“The baby boom generation grew up and reared their own children in communities that, for the first time in human history, were built on the assumption that everyone would be able to drive an automobile,” said John Robert Smith, president and CEO of Reconnecting America and co-chair of Transportation for America. “What happens when people in this largest generation ever, with the longest predicted lifespan ever, outlive their ability to drive for everything? That’s one of the questions we set out to answer in this report.”
The report he’s talking about is the Aging in Place, Stuck without Options report that ranks large, metro areas by the percentage of seniors that have poor access to public transportation, now and in the coming years; it offers other data on aging and transportation issues. Many of these issues involve the increased risks of elderly pedestrian accidents in Massachusetts and elsewhere.
Our Boston personal injury attorneys understand that the population of Americans that are 65 and older and live in communities where public transportation service is poor or non-existent is expected to reach 15.5 million by 2015. We will be even closer to that predicted number as the baby boom generation grows rapidly and “ages in place” in suburbs and exurbs with few transportation options for those who don’t drive.
This study aims to figure out how cash-strapped states and local governments will come up with the funds to help accommodate these residents. Researchers believe that these governments will be turning to federal support to help them meet their needs.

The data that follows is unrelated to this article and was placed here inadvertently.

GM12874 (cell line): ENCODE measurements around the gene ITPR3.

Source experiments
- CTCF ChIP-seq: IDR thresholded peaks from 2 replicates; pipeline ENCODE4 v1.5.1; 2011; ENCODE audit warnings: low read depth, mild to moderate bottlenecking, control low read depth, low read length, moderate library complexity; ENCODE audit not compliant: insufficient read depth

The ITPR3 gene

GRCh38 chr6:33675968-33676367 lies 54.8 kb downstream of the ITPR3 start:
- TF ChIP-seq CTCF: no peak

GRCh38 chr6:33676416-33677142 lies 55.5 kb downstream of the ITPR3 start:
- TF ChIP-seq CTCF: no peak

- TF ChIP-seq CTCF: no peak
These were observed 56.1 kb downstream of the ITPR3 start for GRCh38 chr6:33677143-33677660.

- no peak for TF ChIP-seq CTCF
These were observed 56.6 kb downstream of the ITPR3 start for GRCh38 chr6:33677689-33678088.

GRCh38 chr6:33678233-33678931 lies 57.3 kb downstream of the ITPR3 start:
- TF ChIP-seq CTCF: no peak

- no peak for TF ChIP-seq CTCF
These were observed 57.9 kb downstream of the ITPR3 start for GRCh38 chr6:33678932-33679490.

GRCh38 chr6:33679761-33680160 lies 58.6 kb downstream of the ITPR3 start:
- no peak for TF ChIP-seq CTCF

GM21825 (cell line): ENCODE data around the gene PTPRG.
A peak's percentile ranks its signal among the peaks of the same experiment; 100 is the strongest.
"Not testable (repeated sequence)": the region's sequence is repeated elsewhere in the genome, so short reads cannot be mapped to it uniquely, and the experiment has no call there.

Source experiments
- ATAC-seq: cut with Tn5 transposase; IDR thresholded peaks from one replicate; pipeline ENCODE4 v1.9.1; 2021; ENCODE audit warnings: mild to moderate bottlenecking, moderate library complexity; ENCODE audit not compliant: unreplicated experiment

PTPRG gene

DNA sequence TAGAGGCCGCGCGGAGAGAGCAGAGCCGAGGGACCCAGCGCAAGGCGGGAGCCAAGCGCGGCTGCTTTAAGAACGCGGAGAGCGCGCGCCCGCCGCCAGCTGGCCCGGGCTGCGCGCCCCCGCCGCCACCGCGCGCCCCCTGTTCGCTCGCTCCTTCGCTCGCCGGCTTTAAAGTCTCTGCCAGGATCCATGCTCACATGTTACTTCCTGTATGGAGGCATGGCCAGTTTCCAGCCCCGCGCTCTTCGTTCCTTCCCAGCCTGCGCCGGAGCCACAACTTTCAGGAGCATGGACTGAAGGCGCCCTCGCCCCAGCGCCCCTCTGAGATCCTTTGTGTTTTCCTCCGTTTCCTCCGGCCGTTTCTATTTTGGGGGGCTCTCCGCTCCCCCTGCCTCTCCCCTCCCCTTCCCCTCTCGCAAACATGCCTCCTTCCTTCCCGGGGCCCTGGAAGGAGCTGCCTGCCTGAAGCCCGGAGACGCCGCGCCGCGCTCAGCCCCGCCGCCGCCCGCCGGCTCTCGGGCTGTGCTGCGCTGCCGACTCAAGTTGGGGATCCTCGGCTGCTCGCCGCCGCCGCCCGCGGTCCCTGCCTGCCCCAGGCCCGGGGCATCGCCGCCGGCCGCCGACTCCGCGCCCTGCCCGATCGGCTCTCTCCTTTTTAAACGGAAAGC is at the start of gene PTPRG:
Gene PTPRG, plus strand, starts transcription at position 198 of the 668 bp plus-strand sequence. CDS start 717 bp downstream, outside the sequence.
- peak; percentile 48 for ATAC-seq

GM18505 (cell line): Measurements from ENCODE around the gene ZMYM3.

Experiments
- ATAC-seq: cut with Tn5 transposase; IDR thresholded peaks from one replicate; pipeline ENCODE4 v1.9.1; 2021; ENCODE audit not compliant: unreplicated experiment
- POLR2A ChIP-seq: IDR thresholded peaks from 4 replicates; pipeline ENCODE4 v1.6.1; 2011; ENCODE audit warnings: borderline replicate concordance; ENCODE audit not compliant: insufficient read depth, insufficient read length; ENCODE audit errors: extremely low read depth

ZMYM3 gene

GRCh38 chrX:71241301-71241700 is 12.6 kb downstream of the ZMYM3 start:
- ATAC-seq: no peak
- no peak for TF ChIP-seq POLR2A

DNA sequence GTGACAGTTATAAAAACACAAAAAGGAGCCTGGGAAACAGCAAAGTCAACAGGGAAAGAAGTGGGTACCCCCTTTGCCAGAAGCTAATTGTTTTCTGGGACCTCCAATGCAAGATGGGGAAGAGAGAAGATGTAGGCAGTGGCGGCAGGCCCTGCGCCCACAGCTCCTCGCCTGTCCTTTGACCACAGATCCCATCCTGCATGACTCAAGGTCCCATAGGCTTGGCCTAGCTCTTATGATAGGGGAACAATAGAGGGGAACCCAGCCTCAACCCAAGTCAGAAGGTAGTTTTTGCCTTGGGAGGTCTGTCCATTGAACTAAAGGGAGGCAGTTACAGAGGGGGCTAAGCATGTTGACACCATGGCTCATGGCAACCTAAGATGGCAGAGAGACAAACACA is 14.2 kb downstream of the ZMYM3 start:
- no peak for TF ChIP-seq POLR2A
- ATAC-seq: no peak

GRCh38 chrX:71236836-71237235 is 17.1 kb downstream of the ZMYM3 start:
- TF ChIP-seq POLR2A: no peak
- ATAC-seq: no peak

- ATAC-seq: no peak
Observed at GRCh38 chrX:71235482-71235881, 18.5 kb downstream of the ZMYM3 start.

In this report, Boston is ranked as the 8th largest metro area, with a population of 3 million or more, with an expected population of residents age 65 to 70 that will have poor access to transit features in 2015. Researchers predict that 231,944, or 45 percent, of people in this age group will be hindered by the lack of access.
Metro areas are encouraged to look into expanding public transit systems to be able to address the mobility needs of these older residents. Communities are also urged to get proactive and to support the creation of community-based programs, like volunteer programs, flex-routes, service routes and deviated fixed-routes that can be tailored to the needs of the residents. These programs should include senior-friendly shuttles to shopping centers, medical facilities and local services. They should also consider flexible route services that can provide transportation for those who have short notice or spontaneous travel requirements. These transit options should also be able to accommodate residents who require wheelchairs or shopping carts.
“The vast majority of people age 50-plus want to stay in their homes for as long as possible, according to our research,” said AARP Executive Vice President Nancy LeaMond. “When they do move, they most often want to stay in their communities.”
By offering more public transit options that these elderly residents can effectively use, we can help to reduce their risks of potentially fatal pedestrian accidents in the Greater Boston area.
If you or a loved one have been experienced a pedestrian accident in the Boston area, contact Massachusetts Personal Injury Attorney Jeffrey S. Glassman for a free and confidential appointment to discuss your rights. Call (617) 777-7777.
More Blog Entries:
68-Year-Old Hit by Two Cars and Killed in Framingham Pedestrian Accident, Boston Personal Injury Attorney Blog, July 20, 2011
New Report Ranks Fatal Massachusetts Pedestrian Accidents, Boston Personal Injury Attorney Blog, May 26, 2011